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An ill-deserved assault on Ambassador David Friedman

He said nothing controversial whatsoever about the West Bank, except in the eyes of those who consider any Israeli territorial or other claims illegitimate.

U.S. Ambassador to Israel David Friedman speaks to members of the press during an event in Jerusalem on Oct. 14, 2018. Credit: Noam Revkin Fenton/Flash90.
U.S. Ambassador to Israel David Friedman speaks to members of the press during an event in Jerusalem on Oct. 14, 2018. Credit: Noam Revkin Fenton/Flash90.
Ruthie Blum. Credit: Courtesy.
Ruthie Blum
Ruthie Blum, an author and award-winning columnist, is a former adviser at the office of Israeli Prime Minister Benjamin Netanyahu.

Palestinian and leftist Jewish leaders called for America’s Israel ambassador to be fired for telling The New York Times in a recent interview that the Jewish state has, “under certain circumstances, the right to retain some, but unlikely all, of the West Bank.”

Yes, for daring to suggest that Israel has the right even to “some” of its land, David Friedman was called a “settler” by Palestinian Authority chairman Mahmoud Abbas, who had previously dubbed him a “son of a dog.”

And the P.A. Foreign Ministry announced that it would weigh filing a complaint against Friedman at the International Criminal Court for “trying to impose his racist visions and threatening peace and security in the region, as well as exposing the Palestinian people to several dangers and conspiracies.”

J Street president Jeremy Ben-Ami was equally incensed, accusing Friedman of “once again [making] clear that he is acting not as the U.S. ambassador to Israel but as the settlement movement’s ambassador to the United States. By essentially giving the Netanyahu government a green light to begin unilaterally annexing Palestinian territory in the West Bank, the Trump administration is endorsing a flagrant violation of international law.”

Peace Now chimed in, referring to Friedman as a “Trojan horse sent by the settler right, which sabotages Israel’s interests and the chance for peace,” and urging U.S. President Donald Trump to “send him packing.”

The outcry over Friedman’s perfectly reasonable remark is worthy of note, particularly in view of what the U.S. envoy said next.

When asked how Washington would react if Israeli Prime Minister Benjamin Netanyahu followed through on his campaign vow ahead of the April 9 Knesset elections to annex part of Judea and Samaria, Friedman replied: “We really don’t have a view until we know how much, on what terms, why does it make sense, why is it good for Israel, why is it good for the region, why does it not create more problems than it solves. These are all things that we’d want to understand, and I don’t want to prejudge.”

In other words, he said nothing controversial whatsoever. Except in the eyes of those who consider any Israeli territorial or other claims illegitimate, that is. You know, the same people who view both Netanyahu and Trump as figures who must be toppled at all costs—if not at the ballot box, then through their respective criminal-justice systems.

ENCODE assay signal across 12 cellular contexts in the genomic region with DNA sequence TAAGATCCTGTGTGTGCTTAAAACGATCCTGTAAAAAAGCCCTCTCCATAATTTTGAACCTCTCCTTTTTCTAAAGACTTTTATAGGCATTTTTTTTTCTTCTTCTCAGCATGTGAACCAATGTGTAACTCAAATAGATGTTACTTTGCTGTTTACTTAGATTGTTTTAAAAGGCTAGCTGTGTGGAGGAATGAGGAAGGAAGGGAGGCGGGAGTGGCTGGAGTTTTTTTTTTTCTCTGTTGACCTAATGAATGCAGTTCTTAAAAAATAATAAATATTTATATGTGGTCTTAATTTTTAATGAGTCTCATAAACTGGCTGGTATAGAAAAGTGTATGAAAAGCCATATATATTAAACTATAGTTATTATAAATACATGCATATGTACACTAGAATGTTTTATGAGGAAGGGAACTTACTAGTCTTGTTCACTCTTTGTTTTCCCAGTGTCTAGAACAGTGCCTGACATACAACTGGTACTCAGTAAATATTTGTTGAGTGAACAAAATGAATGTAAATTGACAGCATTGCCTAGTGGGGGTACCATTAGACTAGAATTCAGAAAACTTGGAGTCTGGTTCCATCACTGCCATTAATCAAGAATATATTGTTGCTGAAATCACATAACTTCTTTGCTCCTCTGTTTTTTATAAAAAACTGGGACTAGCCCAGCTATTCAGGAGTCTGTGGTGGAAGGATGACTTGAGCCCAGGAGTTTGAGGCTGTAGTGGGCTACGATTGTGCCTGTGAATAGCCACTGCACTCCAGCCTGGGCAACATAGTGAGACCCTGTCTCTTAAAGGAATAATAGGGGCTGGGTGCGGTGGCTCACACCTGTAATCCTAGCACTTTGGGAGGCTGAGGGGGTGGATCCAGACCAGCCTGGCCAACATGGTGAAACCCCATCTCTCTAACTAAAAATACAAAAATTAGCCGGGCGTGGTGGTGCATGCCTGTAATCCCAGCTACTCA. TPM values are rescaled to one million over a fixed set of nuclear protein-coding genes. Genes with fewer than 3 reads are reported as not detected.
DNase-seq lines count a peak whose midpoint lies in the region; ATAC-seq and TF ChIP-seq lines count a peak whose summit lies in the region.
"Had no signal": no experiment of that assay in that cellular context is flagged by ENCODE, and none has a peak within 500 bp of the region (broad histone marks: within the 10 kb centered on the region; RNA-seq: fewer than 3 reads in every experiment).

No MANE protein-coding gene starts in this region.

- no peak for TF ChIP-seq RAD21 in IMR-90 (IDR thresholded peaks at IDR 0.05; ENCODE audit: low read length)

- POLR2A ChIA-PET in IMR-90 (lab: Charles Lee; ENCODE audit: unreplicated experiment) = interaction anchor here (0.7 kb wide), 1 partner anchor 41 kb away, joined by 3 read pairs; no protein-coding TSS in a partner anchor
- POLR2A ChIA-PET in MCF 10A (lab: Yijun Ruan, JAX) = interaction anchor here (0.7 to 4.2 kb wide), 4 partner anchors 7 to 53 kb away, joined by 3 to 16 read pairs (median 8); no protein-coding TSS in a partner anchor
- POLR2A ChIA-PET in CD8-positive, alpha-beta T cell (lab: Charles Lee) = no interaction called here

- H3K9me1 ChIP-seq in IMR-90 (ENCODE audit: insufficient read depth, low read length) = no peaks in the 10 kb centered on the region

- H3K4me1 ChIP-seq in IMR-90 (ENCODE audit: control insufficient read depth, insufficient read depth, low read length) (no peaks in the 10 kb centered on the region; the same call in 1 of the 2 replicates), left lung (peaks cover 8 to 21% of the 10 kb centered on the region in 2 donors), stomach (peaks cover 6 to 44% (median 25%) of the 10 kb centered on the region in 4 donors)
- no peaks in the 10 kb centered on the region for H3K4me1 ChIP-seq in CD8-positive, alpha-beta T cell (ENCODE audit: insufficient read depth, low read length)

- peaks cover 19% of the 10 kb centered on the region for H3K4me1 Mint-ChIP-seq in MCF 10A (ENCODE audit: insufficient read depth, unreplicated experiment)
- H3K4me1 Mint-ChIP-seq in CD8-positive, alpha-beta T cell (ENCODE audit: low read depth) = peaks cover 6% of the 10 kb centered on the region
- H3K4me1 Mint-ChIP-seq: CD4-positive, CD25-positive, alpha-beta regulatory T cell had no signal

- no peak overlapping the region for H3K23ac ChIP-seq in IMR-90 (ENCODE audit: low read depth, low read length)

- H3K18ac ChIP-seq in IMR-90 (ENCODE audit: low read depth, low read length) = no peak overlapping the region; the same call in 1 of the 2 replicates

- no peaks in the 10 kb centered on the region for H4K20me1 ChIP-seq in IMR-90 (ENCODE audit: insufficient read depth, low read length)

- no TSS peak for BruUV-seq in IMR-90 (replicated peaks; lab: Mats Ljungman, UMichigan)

It is peculiar, then, for such people to demand that Friedman—a representative of the Trump administration—be relieved of his post. After all, his predecessor, Dan Shapiro—a true blue Barack Obama loyalist—was not sacked for faithfully conveying his boss’s Mideast messages. And those, unlike Friedman’s, were frequently reprehensible.

And while on the subject of the former U.S. president, whose treatment of Israel was as unconscionable as his attitude towards American exceptionalism: Friedman attacked the Obama administration for its last anti-Israel hurrah in December 2016, when it abstained from voting on, and thus enabling the passage of, U.N. Security Council Resolution 2334, granting the Palestinians a “day of victory.”

Friedman also pulled no punches when criticizing the P.A. for its “very, very poor track record on human rights” and “massive pressure” on Palestinian businesspeople not to attend the U.S.-led economic conference in Bahrain at the end of June. Though Abbas and his henchmen have denied exerting such pressure, they said on Sunday that they are planning to hold a “popular uprising” around the world during the two days of the Bahrain conference “to confront American-Israeli schemes aimed at eliminating the rights of the Palestinian people.”

Of course, the Bahrain conference—the first phase of Trump’s yet-to-be-unveiled “deal of the century”—is nothing of the sort. As Friedman told the Times, “It’s unfair the way the Palestinians have described this as a bribe or as an attempt to buy off their national aspirations. It’s not at all. It’s an attempt to give life to their aspirations by creating a viable economy.”

Further proof, if any were needed, that the Palestinian war against Israel is not about “aspirations.”

Nor is it about real estate, as even Trump himself is coming to realize. Friedman undoubtedly has known this since well before he was appointed ambassador. Only someone who willfully ignores the content of Palestinian speeches, sermons, schoolbooks and media outlets could harbor fantasies to the contrary.

Friedman should not be fired for the way in which he serves his administration. He should be given a medal for constantly taking ill-deserved flak without flinching.

Ruthie Blum is an Israel-based journalist and author of “To Hell in a Handbasket: Carter, Obama, and the ‘Arab Spring.’ ”

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